Necrotizing Soft Tissue Infections

Daniel Mathieu, Raphaël Favory, Jean-François Cesari, Francis Wattel

Service d'Urgence Respiratoire, de Réanimation Médicale et de Médecine Hyperbare, Hôpital Calmette, Centre Hospitalier et Universitaire, Lille, France

Abstract: Anaerobic soft tissue infections are still life-threatening infections. Even if uncommon nowadays, they remain severe conditions because often associated with major systemic effects leading to patient death if not promptly recognized and aggressively treated. Their origins are often traumatic or surgical but they can also develop from an ulcer or a small wound in patients at risk (i.e. diabetics, patients with peripheral vascular disease, etc). Hypoxia, traumatic muscle injury, heavy bacterial contamination as well as errors in antibiotic prophylaxis are major causes. Treatment includes antibiotic therapy adapted to both the anaerobic and associated aerobic bacteria; early and extensive surgical debridement; and intensive Hyperbaric Oxygen Therapy (HBO). Unfortunately, physicians are insufficiently aware of the first sign of these infections which explains why the management is often inadequate initially. Strict preventive measures must be taken to avoid their occurrence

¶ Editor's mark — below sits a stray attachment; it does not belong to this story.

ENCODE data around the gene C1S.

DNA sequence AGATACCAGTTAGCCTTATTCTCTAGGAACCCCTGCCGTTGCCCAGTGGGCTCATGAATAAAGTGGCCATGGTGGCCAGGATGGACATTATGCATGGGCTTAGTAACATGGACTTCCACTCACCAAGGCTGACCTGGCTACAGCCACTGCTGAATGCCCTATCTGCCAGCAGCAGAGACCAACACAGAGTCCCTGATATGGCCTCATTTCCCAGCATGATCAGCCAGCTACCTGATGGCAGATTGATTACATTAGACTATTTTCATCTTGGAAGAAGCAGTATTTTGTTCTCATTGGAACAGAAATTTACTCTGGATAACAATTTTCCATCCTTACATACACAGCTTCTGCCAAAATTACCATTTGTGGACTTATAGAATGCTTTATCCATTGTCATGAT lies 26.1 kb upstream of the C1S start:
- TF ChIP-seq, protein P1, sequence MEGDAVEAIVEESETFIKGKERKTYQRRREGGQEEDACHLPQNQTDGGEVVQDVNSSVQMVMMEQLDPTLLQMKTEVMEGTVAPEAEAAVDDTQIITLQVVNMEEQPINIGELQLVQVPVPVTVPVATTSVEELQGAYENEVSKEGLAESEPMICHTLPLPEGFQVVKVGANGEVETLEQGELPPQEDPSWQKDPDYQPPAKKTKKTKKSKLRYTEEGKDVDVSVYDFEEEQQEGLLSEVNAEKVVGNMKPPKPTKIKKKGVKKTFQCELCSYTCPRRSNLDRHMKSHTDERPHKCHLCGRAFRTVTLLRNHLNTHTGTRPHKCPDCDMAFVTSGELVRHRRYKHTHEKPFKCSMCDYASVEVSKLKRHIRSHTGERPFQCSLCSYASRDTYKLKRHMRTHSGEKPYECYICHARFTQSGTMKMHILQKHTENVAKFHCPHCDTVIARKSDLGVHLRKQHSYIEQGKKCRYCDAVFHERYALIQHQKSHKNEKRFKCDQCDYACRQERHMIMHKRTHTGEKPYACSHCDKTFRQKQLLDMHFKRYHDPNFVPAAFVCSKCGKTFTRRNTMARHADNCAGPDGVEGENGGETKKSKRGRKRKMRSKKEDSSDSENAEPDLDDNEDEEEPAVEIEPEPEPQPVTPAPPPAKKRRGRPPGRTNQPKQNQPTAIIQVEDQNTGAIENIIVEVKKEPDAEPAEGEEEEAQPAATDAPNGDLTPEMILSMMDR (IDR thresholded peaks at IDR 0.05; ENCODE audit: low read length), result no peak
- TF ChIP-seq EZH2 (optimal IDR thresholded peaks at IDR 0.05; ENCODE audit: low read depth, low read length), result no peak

Keywords: Anaerobic bacteria, anaerobic infections (soft tissue), gas gangrene, necrotizing fasciitis, Fournier gangrene, Ludwig angina, bacterial synergy

Anaerobic soft tissue infections are still life-threatening infections. Even if uncommon nowadays, they remain severe conditions because often associated with major systemic complications. Once established, they usually progress rapidly toward patient death unless promptly recognized and aggressively treated. Unfortunately, physicians are insufficiently aware of the initial presentation which explains why the management is often inadequate in the early phases.

Current points of interest include classification, pathophysiology and its implications on prevention, and function-sparing therapy (i.e., limb salvage).

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